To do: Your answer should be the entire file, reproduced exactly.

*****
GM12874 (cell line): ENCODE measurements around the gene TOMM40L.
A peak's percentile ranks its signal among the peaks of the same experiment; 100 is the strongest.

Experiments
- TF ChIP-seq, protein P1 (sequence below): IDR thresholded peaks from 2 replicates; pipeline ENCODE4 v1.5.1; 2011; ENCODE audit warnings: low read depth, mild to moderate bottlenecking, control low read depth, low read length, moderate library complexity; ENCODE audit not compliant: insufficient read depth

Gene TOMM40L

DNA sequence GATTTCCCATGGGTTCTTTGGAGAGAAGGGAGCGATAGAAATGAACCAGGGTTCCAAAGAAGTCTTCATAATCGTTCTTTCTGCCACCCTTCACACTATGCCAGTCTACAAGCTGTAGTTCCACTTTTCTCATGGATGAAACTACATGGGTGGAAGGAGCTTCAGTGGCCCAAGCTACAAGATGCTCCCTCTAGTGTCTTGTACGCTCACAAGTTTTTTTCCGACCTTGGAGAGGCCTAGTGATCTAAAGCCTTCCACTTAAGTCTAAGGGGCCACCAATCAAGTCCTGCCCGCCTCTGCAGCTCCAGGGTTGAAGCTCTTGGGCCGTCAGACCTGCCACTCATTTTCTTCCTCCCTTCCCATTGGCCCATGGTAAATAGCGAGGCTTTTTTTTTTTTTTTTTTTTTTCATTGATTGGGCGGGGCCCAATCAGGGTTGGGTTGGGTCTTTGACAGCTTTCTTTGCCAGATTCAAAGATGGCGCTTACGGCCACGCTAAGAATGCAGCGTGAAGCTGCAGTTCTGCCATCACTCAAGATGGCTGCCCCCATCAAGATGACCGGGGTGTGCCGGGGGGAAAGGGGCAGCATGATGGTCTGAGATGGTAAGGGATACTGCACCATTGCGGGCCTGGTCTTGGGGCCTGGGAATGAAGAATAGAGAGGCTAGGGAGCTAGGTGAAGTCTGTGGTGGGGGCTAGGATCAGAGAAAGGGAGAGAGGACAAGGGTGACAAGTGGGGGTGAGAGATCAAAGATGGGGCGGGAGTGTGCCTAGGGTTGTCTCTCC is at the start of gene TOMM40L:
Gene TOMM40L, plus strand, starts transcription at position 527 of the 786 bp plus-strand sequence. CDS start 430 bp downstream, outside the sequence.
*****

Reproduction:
GM12874 (cell line): ENCODE measurements around the gene TOMM40L.
A peak's percentile ranks its signal among the peaks of the same experiment; 100 is the strongest.

Experiments
- TF ChIP-seq, protein P1 (sequence below): IDR thresholded peaks from 2 replicates; pipeline ENCODE4 v1.5.1; 2011; ENCODE audit warnings: low read depth, mild to moderate bottlenecking, control low read depth, low read length, moderate library complexity; ENCODE audit not compliant: insufficient read depth

Gene TOMM40L

DNA sequence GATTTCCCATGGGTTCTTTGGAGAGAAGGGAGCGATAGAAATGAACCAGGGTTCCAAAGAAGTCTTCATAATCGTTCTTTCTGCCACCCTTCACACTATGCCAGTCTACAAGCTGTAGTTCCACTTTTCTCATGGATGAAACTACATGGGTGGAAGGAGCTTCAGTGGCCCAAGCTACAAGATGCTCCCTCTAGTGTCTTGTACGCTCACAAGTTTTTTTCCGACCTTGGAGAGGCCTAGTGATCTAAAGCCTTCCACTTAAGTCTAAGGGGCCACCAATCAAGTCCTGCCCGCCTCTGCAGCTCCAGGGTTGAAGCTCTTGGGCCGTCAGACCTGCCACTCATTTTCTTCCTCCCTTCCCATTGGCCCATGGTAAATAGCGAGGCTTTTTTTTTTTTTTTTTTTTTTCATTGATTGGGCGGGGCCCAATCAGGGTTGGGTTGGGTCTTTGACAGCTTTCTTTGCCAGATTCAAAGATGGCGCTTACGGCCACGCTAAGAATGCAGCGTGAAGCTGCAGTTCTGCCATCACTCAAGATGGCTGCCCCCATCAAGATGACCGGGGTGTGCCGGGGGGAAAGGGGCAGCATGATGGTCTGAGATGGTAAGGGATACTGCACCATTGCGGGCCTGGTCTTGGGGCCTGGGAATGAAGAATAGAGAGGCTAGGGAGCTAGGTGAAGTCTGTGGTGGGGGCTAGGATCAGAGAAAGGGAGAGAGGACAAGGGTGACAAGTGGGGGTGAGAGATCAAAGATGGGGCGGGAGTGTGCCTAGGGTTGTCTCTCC is at the start of gene TOMM40L:
Gene TOMM40L, plus strand, starts transcription at position 527 of the 786 bp plus-strand sequence. CDS start 430 bp downstream, outside the sequence.